The differences between exchange traded funds (ETFs) and holding company depository receipts (Holdrs) have many aspects.  They both are structured similar to a mutual fund as they hold a basket of securities and they both are traded constantly during market hours, earn dividends and can be shorted.  However, Marie Beerens in Investor’s Business Daily explores some of their differences.

Holdrs composition is fixed and does not change unless there is a corporate event, whereas an ETF rebalances to its underlying index.  For this reason, ETFs charge a fee, where Holdrs do not.  Holdrs’ investors have direct ownership of each share in the trust, which gives them voting rights.  An investor of Holdrs can cancel for a small fee and receive underlying shares, and if he doesn’t sell the individual stocks, he will not be taxed on capital gains.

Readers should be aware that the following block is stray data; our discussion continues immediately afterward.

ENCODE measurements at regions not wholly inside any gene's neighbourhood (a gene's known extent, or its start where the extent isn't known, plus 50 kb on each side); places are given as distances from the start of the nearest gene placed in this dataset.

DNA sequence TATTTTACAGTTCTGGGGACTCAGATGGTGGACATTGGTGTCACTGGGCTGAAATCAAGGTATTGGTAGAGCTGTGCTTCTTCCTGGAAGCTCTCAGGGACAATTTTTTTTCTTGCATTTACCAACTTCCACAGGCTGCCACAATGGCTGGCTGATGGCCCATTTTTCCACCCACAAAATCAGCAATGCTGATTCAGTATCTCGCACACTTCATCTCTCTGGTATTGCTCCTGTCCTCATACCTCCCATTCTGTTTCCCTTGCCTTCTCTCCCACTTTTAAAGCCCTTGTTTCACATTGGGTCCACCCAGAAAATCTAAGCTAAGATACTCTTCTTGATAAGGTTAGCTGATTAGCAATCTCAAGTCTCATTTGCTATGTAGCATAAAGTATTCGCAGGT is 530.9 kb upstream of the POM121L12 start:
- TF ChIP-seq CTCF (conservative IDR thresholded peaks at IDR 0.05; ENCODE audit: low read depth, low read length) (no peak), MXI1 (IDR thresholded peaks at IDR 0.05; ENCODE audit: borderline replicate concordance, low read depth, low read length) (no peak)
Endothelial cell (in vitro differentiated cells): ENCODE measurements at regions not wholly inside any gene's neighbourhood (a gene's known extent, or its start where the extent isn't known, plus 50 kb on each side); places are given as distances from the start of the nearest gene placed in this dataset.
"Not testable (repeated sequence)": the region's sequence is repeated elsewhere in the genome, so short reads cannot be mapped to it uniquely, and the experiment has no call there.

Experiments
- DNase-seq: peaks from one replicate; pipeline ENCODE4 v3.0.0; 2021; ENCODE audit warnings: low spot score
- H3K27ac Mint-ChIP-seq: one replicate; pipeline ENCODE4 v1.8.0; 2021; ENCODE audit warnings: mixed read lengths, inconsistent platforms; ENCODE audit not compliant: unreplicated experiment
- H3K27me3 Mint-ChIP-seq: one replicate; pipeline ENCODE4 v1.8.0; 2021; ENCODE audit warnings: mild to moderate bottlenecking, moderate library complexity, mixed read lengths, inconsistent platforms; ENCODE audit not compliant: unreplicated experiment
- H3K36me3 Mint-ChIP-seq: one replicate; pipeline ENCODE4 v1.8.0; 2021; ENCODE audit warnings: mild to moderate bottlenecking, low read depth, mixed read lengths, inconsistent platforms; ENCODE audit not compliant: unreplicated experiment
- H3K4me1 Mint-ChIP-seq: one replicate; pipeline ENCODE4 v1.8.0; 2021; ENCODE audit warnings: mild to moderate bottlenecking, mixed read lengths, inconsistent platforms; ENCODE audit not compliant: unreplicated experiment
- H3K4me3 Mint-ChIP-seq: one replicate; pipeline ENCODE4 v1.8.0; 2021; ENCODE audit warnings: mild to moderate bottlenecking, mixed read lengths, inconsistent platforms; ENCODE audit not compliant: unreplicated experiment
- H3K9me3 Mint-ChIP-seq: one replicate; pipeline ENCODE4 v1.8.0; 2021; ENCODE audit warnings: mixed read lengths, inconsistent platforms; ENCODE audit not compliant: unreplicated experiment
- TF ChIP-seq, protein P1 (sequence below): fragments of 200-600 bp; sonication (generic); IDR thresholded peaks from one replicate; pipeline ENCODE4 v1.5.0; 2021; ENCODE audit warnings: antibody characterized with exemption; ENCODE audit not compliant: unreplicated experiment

ETFs can be traded in odd lots and investors can vote only on corporate matters related to the issuer.

While there are some differences, it is still important for an investor to know what is they are buying and make sure it fits with their portfolio and goals.

The opinions and forecasts expressed herein are solely those of Tom Lydon, and may not actually come to pass. Information on this site should not be used or construed as an offer to sell, a solicitation of an offer to buy, or a recommendation for any product.